Irish Civil War could have been avoided but for Churchill’s intervention, says historian

Anti-Treaty intelligence officer Jim O’Callaghan worked in a bakery and had a novel way of delivering dispatches, placing them inside loaves

The Irish Civil War could have been avoided on the basis of an agreement drawn up by Michael Collins and Eamon de Valera but for the intervention of Winston Churchill, historian Dr Martin Mansergh told a commemoration in Cork to mark the death of an anti-Treaty IRA man.

Dr Mansergh told the commemoration to mark the death of anti-Treaty IRA soldier Jim O’Callaghan in the Civil War in north Cork in 1922 that many people wanted and tried to avoid Civil War. “Sean McBride in old age took the view, I believe correctly, that the agreed draft constitution, which made no mention of the monarchy, and which was the basis of the Collins-De Valera pact, would have avoided Civil War but it was vetoed by Churchill.

“There was a third party to the Civil War across the water,” said Dr Mansergh, adding that although the Civil War ended in military defeat for the anti-Treaty side the republican ideal remained intact and over the next 25 years was vindicated in the State with the minimum of concessions.

He recalled how Jim O’Callaghan, aged just 16, joined the Irish Volunteers in Castletownroche in 1917 where his brother, Dave, was already a member, and during the War of Independence he was active in the Killavullen company of the Cork No 2 Brigade under the command of Liam Lynch.


He recalled how as an intelligence officer O’Callaghan, who worked in a bakery run by Michael Russell at Main Street in Killavullen, had a novel way of delivering dispatches, splitting open batch loaves, placing the dispatches inside and then clamping the loaves back together.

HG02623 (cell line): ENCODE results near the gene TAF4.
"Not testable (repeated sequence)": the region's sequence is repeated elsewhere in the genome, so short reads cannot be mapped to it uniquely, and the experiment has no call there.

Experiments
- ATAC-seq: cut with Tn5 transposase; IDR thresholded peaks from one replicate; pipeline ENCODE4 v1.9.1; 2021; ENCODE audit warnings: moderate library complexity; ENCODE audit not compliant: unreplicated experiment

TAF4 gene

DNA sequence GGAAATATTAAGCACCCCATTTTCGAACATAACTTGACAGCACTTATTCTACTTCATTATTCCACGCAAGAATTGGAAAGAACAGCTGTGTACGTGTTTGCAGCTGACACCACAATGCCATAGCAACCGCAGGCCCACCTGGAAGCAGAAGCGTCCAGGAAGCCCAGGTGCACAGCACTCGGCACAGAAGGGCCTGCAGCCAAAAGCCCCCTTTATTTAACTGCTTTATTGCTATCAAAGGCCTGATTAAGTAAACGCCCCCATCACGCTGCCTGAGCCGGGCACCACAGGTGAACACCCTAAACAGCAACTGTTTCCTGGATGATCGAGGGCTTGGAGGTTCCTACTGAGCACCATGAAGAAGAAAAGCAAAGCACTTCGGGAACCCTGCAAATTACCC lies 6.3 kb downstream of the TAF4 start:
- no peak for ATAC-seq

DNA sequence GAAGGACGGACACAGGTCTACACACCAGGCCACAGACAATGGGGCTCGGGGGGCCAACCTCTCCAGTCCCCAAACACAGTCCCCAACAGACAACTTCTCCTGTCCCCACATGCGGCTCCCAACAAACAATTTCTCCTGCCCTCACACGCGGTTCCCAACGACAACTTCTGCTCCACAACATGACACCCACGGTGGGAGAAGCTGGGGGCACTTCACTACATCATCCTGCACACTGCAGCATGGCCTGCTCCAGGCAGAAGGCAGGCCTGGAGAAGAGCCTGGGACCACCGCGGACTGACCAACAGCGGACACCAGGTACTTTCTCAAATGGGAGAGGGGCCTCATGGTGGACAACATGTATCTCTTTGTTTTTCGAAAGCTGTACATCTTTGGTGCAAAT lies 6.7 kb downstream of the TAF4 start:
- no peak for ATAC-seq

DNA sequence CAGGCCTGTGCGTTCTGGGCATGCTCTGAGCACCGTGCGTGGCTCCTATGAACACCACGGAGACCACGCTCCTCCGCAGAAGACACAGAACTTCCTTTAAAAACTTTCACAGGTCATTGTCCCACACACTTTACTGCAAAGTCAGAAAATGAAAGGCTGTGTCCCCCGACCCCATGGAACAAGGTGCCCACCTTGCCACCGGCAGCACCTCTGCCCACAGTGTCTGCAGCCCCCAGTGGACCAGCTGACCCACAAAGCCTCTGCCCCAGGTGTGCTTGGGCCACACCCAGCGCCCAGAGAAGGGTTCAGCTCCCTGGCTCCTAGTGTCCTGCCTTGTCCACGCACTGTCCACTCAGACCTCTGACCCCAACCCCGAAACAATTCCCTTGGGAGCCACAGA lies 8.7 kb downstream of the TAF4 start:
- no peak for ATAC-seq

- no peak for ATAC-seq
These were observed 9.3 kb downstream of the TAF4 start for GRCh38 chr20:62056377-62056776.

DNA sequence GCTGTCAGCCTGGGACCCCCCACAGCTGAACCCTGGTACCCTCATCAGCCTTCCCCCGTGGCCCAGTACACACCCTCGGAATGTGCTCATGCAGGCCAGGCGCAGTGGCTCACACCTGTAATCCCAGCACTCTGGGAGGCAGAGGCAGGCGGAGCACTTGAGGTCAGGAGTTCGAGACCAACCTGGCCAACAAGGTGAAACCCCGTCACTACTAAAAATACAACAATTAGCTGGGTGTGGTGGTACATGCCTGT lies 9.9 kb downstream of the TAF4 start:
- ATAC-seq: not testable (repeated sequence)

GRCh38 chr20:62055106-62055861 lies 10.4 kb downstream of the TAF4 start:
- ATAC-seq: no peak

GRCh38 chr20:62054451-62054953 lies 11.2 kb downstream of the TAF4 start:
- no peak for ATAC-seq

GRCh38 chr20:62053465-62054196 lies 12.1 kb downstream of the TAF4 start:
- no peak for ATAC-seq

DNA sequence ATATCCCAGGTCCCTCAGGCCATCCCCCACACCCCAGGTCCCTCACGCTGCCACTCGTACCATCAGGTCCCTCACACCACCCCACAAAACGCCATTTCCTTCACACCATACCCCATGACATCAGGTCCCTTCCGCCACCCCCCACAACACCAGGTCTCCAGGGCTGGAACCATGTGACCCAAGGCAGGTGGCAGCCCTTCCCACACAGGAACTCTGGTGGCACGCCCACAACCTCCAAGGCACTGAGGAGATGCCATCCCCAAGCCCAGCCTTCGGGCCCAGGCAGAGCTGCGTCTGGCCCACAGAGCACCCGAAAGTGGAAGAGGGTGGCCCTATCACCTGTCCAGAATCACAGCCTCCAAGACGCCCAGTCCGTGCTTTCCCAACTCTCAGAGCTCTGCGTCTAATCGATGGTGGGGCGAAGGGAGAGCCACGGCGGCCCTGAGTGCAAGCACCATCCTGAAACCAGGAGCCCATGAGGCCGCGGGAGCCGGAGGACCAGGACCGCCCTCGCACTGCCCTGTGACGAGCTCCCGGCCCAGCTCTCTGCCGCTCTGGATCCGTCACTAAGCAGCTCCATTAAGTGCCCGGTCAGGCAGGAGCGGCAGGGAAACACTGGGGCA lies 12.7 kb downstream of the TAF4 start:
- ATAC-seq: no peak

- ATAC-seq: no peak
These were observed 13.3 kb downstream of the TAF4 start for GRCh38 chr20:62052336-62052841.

Dr Mansergh said the O’Callaghan family took the anti-Treaty side in the split among the former comrades and O’Callaghan gave up his job at Russell’s bakery in February 1922 when General Liam Lynch ordered volunteers under his command to dedicate themselves full time to the cause.

As the National Army advanced into Munster during the summer of 1922, anti-Treaty IRA forces retreated from the towns and, after leaving Fermoy on August 12th, 1922, both Jim O’Callaghan and his brother Dave went on the run.

“Unfortunately during the guerrilla phase of the Civil War, Jim O’Callaghan was caught up in an unexpected but straightforward encounter with Free State forces. While two comrades escaped, he unfortunately was shot and his body was found the following morning by some of his family.”

Unveiling the newly-refurbished memorial to Jim O’Callaghan, Dr Mansergh paid tribute to the progress that has been made since the volunteer’s death.

“Over the last 100 years great progress has been made in this part of Ireland, fulfilling, occasionally exceeding, the hopes of those like volunteer Jim O’Callaghan, who sought to bring about a free Ireland which is to the benefit of all. Their sacrifices have not been in vain.”

Barry Roche

Barry Roche

Barry Roche is Southern Correspondent of The Irish Times